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While construction continues on the THS campus and students are in portable classrooms, the decision to go virtual with impending weather will likely be a more frequent option.

Students to return to classrooms after storm

By Michael Butler

Tallassee City Schools is a little more than a week into the school year, yet a few of those days have already been virtual days - and it is not due to COVID-19.

The system went the virtual route on Monday and Tuesday, Aug. 30 and 31 because of the threat of severe weather - Hurricane Ida.

The storm hit the Gulf Coast and made its way through Lousisiana, Mississippi and Alabama.

"I've been saying this for the past year when we signed the contracts on the high school and knew we'd be in modulars, I'm not going to heavily stress out about it," Tallassee City Schools Superintendent Dr. Brock Nolin said of making decisions to have virtual days. "I was a little bit late making the call the other day. I was waiting on that last weather report."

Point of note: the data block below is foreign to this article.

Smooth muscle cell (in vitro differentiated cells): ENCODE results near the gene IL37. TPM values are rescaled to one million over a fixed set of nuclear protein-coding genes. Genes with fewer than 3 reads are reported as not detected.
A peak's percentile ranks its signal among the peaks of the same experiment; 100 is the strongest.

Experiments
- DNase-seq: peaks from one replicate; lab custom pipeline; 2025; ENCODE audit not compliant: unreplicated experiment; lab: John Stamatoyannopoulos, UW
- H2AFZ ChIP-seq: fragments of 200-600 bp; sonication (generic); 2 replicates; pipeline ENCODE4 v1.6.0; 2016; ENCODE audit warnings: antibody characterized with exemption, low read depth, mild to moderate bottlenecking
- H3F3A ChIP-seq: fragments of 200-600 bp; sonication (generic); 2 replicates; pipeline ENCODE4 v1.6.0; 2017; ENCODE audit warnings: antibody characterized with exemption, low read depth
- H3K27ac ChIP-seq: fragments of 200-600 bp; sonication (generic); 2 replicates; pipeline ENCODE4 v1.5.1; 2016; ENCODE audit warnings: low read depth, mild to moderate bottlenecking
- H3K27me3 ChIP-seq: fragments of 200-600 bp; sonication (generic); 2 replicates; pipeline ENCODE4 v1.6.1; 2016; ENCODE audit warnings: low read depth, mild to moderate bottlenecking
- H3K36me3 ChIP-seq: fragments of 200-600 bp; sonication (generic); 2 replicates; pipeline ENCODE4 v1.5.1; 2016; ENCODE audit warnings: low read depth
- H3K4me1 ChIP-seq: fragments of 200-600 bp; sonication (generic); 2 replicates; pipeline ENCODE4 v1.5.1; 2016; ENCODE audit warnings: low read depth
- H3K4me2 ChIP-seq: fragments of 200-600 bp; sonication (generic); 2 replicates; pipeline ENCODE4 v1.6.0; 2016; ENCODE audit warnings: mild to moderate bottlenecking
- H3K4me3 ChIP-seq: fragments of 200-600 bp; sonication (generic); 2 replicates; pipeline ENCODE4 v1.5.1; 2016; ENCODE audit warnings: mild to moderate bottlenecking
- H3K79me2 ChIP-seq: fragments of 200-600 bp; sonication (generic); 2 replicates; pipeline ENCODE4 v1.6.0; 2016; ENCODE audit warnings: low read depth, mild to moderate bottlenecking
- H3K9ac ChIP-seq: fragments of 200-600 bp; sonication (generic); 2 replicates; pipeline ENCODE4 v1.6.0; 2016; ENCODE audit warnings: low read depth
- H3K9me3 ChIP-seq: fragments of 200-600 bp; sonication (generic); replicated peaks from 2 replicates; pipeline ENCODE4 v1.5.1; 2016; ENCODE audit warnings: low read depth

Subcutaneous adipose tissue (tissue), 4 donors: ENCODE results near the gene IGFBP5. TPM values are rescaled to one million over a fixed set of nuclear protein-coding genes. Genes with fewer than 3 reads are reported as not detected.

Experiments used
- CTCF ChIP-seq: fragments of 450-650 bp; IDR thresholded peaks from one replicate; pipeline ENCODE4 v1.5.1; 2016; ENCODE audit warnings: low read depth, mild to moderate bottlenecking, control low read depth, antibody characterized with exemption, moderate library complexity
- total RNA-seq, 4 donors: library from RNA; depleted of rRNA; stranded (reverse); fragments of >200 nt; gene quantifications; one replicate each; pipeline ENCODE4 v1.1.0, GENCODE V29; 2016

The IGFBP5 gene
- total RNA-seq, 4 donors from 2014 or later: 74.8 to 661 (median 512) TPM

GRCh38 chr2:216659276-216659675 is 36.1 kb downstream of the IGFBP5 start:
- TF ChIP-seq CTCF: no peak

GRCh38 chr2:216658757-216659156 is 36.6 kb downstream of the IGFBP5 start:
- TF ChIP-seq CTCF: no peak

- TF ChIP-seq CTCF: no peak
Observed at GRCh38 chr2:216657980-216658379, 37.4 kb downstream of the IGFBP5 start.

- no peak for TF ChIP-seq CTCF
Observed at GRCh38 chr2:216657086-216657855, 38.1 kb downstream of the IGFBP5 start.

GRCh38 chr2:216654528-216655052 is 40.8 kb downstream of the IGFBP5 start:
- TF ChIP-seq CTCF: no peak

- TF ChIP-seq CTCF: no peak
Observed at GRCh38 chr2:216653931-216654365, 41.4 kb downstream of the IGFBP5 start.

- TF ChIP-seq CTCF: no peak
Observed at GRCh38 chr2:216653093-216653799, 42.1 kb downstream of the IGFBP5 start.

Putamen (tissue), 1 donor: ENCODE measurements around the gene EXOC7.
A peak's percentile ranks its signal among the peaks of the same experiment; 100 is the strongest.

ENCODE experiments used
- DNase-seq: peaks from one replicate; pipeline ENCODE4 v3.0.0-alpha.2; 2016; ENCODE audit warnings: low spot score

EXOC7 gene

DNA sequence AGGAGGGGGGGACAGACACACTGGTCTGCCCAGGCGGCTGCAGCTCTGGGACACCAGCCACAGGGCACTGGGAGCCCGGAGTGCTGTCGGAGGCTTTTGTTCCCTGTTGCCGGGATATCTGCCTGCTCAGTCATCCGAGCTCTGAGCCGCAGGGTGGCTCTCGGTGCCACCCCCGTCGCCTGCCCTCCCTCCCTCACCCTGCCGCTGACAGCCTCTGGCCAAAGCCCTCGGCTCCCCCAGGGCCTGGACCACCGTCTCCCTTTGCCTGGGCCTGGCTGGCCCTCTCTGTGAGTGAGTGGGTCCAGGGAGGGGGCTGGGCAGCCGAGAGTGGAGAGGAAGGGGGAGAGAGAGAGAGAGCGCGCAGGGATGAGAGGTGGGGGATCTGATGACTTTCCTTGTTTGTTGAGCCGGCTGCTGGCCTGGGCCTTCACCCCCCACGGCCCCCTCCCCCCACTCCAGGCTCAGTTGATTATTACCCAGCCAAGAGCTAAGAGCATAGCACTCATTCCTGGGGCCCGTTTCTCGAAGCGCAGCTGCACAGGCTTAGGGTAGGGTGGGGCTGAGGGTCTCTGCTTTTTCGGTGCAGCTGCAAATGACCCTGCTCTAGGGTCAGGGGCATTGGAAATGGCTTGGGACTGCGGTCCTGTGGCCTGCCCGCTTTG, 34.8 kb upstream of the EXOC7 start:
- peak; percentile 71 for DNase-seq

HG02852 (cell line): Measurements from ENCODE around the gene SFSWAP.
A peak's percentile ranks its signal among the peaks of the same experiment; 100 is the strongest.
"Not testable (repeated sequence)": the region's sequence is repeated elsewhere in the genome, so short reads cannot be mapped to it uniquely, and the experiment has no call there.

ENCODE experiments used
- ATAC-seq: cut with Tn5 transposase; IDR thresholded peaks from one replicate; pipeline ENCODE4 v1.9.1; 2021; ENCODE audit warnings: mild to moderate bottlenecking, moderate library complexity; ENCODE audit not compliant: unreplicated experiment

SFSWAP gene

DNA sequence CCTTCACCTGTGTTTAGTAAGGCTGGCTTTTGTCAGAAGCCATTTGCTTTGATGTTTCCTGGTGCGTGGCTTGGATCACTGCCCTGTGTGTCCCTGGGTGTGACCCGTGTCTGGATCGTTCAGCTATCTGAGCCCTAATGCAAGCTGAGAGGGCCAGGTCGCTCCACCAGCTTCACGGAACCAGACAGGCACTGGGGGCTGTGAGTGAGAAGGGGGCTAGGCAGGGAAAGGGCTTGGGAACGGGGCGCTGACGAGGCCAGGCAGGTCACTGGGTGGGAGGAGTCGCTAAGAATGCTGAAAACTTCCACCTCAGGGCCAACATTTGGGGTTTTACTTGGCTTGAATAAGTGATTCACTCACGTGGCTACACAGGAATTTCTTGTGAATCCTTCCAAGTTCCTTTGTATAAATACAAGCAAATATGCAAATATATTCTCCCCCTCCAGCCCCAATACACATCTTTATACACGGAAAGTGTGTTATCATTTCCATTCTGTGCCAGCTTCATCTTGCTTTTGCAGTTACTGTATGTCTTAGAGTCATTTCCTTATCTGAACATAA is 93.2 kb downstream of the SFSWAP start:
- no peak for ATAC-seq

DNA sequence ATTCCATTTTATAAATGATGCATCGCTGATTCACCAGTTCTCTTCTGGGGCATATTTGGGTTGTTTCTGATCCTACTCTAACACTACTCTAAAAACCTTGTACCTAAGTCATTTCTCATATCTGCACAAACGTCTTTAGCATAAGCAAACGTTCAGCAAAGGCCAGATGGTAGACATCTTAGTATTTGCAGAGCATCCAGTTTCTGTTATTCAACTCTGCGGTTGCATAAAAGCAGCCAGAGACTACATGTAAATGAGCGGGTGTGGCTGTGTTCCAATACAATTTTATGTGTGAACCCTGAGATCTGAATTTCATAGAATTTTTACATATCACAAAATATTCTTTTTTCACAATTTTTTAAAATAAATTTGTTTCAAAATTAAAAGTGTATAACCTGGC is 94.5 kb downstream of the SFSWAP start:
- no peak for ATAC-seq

The new high school is not expected to be completed until the beginning of the 2022-23 school year.

"I wouldn't chance even if the kids were inside a brick and mortar building, but definitely inside of modulars. If there were a tornado, then I'm going to pull the trigger. It is what it is until we get the safest building in Elmore County built with a storm shelter."

With coronavirus derailining traditional classroom exercises throughout the last school year, students now are beyond the learning curve when it comes to virtual instruction.

"It's not the best option. Face to face is best," said Nolin. "We'll be back in school on (Wednesday) and have our teachers and kids back on a regular schedule. Having a couple of days out will probably help with COVID. We'll do some cleaning. Separation is not a bad thing."